Conclusion Top

Diagnosing a phyllodes tumor on ultrasonography can be tricky, especially in uncommon locations such as the axilla, but with the help of the distinguishing feature, such as clefts within the lesion on ultrasonography and with the help of elastography to confirm its benign nature can help the patient with early diagnosis and excision of the tumor.

Declaration of patient consent

The authors certify that they have obtained all appropriate patient consent forms. In the form the patient has given her consent for her images and other clinical information to be reported in the journal. The patient understands that names and initials will not be published and due efforts will be made to conceal identity, but anonymity cannot be guaranteed.

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Conflicts of interest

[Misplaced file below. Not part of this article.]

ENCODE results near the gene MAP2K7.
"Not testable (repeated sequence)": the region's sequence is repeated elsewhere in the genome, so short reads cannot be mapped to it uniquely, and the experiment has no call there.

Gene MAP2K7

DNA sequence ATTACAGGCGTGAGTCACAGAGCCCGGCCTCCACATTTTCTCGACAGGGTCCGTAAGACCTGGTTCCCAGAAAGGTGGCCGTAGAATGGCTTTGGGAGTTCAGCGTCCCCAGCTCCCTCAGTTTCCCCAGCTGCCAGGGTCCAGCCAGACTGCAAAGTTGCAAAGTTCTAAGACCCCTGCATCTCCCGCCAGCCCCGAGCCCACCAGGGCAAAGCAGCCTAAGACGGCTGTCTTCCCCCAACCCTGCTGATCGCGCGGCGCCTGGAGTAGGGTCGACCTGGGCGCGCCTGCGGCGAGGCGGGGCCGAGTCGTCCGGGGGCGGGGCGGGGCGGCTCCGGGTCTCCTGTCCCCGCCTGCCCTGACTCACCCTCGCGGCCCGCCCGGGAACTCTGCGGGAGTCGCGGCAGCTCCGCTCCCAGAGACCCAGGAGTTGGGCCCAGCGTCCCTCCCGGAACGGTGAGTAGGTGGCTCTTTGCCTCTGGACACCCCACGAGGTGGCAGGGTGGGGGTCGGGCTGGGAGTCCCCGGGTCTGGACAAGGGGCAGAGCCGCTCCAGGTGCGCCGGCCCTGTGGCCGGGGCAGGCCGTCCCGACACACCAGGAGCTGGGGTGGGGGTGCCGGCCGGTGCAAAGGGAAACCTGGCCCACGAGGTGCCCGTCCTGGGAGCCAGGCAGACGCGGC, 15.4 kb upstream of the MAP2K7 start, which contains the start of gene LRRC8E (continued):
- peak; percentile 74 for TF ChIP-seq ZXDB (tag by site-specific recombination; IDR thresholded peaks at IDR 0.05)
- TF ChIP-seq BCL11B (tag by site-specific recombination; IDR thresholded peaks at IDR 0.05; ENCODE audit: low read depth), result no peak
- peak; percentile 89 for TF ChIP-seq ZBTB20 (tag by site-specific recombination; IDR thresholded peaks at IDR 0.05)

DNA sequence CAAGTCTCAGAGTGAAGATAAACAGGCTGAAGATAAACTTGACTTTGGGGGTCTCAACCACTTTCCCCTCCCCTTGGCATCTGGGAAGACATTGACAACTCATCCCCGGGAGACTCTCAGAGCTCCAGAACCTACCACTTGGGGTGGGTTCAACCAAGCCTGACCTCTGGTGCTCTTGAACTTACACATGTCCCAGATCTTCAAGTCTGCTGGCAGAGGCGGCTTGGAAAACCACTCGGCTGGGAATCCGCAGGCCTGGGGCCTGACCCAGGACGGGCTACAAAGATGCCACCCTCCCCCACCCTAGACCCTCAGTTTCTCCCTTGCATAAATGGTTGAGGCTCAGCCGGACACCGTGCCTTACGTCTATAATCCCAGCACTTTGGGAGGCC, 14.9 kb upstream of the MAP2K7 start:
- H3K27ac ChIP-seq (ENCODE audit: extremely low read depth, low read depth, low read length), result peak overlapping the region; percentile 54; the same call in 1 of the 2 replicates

There are no conflicts of interest.

  References Top

Park YM, Park JS, Yoon HK, Yang WT. Imaging-pathologic correlation of diseases in the axilla. AJR Am J Roentgenol 2013;200:W130-42.  Back to cited text no. 1
Dialani V, James DF, Slanetz PJ. A practical approach to imaging the axilla. Insights Imaging 2015;6:217-29.  Back to cited text no. 2
Lee SR. Surgery for fibroadenoma arising from axillary accessory breast. BMC Womens Health 2021;21:139.  Back to cited text no. 3
Oshida K, Miyauchi M, Yamamoto N, Takeuchi T, Suzuki M, Nagashima T, et al. Phyllodes tumor arising in ectopic breast tissue of the axilla. Breast Cancer 2003;10:82-4.  Back to cited text no. 4